The narrative website: from signposting to storytelling

As we move from a collections-based to a relational library, storytelling becomes very important. One trend is the emergence of a stronger narrative or storytelling emphasis on websites, which helps position the library, promote its services, and address specific interests.
Lorcan 16 min read
The narrative website: from signposting to storytelling
Hexagon motif on Calgary Central Library - continues through logo, signage, website

The library website

At the AMICAL2023 conference recently I spoke about libraries and the relational turn. In the collections-based library, services, organization and spaces are configured by management of the collection. In the relational library, services, organization and spaces are configured by changing patterns of research, learning and public engagement [pres, video].

In this environment, the library is no longer an informational pitstop, rather it provides a range of services throughout the lifecycles of research, learning and civic engagement. This acknowledges that in a network and digital environment the effective production and use of information is not discrete and outside these behaviors, rather it is integral at all stages. Think of research data management, or reference management, or, in a public library setting, services for local authors or for Newcomers. (Calgary Public Library discussed below has a Newcomers Desk.) These services are created in partnership with other players on campus or in the municipality, and may evolve in deep and extended consultation with users.

A challenge for the library is that its identity and perceived value is still very much bound up with the collections-based library. Which in turn entails a rather static, external view of information.

In this environment, the library is no longer an informational pitstop, rather it provides a range of services throughout the lifecycles of research, learning and civic engagement.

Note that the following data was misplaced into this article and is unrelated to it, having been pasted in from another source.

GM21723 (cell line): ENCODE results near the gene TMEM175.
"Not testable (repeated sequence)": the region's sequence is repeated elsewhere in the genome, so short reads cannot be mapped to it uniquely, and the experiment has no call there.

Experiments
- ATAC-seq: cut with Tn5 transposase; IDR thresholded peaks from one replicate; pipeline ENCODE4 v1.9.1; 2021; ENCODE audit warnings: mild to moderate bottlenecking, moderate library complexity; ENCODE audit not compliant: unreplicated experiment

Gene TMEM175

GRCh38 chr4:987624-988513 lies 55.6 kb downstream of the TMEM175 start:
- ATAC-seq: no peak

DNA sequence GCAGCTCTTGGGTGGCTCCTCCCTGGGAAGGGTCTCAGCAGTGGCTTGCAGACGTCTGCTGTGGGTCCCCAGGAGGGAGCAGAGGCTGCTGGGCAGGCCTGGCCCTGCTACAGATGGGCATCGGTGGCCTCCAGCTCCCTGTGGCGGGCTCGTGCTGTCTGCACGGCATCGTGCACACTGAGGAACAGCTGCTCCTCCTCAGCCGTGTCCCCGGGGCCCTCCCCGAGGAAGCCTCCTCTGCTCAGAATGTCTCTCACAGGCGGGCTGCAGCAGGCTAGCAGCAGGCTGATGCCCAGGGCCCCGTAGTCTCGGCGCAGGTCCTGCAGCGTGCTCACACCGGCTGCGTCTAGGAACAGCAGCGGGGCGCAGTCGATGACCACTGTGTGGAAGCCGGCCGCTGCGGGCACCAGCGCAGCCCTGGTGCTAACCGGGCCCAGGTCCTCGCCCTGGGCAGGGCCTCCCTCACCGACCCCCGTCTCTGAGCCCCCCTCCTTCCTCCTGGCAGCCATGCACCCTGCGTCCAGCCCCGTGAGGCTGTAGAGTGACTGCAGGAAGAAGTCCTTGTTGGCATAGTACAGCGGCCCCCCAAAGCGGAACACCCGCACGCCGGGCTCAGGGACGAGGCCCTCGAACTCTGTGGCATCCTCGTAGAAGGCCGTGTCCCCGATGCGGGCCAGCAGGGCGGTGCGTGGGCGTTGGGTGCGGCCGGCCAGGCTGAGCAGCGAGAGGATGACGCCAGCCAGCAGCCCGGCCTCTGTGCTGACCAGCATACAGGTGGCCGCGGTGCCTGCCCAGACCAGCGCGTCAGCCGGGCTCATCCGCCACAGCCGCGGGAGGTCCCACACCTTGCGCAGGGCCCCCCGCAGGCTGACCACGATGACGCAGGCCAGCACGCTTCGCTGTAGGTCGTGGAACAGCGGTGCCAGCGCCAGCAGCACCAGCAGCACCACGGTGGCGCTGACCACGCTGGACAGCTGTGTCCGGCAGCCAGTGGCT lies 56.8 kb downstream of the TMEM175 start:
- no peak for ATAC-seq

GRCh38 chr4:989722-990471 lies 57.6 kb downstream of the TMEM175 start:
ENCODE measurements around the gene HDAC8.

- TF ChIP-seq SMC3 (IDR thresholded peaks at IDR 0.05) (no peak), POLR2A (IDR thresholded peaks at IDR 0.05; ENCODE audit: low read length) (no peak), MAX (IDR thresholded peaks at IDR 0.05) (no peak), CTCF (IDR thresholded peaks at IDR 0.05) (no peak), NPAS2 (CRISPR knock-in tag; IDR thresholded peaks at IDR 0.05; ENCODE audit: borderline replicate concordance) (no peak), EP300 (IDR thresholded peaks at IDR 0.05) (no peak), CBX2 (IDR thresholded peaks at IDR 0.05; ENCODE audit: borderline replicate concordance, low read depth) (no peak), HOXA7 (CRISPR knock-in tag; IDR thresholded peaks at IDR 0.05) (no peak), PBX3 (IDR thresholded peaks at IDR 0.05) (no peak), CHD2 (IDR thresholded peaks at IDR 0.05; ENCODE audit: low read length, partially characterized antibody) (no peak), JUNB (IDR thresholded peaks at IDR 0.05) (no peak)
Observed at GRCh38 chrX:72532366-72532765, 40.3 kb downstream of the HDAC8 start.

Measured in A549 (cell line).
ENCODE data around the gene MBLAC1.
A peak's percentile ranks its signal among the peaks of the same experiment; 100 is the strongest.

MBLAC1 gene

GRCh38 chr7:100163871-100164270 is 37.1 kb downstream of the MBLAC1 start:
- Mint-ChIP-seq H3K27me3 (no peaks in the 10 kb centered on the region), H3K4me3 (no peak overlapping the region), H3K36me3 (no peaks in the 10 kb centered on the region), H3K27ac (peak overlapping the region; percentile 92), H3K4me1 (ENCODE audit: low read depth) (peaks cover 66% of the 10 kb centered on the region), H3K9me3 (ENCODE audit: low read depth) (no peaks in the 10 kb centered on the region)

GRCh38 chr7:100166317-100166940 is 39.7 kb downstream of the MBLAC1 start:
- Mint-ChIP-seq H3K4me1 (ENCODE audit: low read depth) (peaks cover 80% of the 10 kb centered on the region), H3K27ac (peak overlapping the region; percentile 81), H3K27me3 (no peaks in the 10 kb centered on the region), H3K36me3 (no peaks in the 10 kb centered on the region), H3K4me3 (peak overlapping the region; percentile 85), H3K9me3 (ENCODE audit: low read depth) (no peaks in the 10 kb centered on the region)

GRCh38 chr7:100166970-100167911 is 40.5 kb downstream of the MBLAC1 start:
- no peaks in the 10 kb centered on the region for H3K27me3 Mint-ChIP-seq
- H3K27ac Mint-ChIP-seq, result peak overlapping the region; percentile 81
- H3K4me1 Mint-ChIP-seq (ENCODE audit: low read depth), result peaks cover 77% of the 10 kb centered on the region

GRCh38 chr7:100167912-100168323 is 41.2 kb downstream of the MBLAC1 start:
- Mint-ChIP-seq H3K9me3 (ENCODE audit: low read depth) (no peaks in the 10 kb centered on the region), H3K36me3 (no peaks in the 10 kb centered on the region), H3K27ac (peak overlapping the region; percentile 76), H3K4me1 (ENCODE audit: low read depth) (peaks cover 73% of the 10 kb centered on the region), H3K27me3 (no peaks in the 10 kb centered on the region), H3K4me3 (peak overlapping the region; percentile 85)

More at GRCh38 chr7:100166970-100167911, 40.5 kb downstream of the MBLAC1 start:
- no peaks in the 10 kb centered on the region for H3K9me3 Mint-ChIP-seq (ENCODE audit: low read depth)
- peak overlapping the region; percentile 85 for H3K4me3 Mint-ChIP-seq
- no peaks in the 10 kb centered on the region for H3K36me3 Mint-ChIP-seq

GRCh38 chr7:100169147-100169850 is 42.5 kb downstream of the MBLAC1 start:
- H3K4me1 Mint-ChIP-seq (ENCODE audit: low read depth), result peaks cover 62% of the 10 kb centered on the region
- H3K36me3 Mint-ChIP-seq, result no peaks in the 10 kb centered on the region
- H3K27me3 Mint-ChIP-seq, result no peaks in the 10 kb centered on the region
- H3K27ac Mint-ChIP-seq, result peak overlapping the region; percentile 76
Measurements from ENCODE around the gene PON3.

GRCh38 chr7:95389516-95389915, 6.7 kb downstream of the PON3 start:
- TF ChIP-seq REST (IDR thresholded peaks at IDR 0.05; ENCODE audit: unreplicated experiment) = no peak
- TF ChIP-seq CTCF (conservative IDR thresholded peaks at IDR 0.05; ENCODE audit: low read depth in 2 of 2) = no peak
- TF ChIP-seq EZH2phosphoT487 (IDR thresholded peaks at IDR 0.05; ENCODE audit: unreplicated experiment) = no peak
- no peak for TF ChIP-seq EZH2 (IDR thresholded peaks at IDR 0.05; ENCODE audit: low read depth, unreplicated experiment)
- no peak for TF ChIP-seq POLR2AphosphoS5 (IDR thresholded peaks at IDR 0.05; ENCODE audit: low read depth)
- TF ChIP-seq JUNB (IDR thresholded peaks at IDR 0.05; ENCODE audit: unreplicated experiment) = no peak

This gap in perception highlights the critical importance of storytelling about the library, its developing role and its positioning. The library's strategy, for example, is an important opportunity to tell stakeholders – staff, users, and funders – the library story. By story here, I am meaning a communicated awareness of what it sees as important to it, in terms of direction, understanding of user needs, inclusivness. In fact, this seems a rather important strategic emphasis. This is not straightforward, as traditional views of the library are very entrenched.

One important venue for storytelling is the library website. The library website evolved from the collections-based library, foregrounding the collections search box and providing a layers of signposts over services. Of course, the collections search box is important, but it is also very important to show that the library is much more than that.

Many libraries do extensive UX work, develop user personae, and so on. There are certainly challenges in presenting the library as a unified service, especially where one is stitching together outputs from various services (libguides, discovery layer, ebooks, online readers, etc.). I am getting at something related but prior, which certainly then flows into UX work. You cannot assume that the prospective user knows what services are available, or what is possible.

There is now an advantage in contextualising and describing more of what the library does, more actively motivating and promoting its services, and considering modern design and layout as part of storytelling intent, to draw in users. I have been interested to see signs of a shift towards this more integrated website narrative, mapping user needs and telling a more holistic story about what the library does and can do. We are seeing a trend to the narrative website.

Bright welcoming picture on the University of Ottawa Library website. Slide from AMICAL2023 presentation.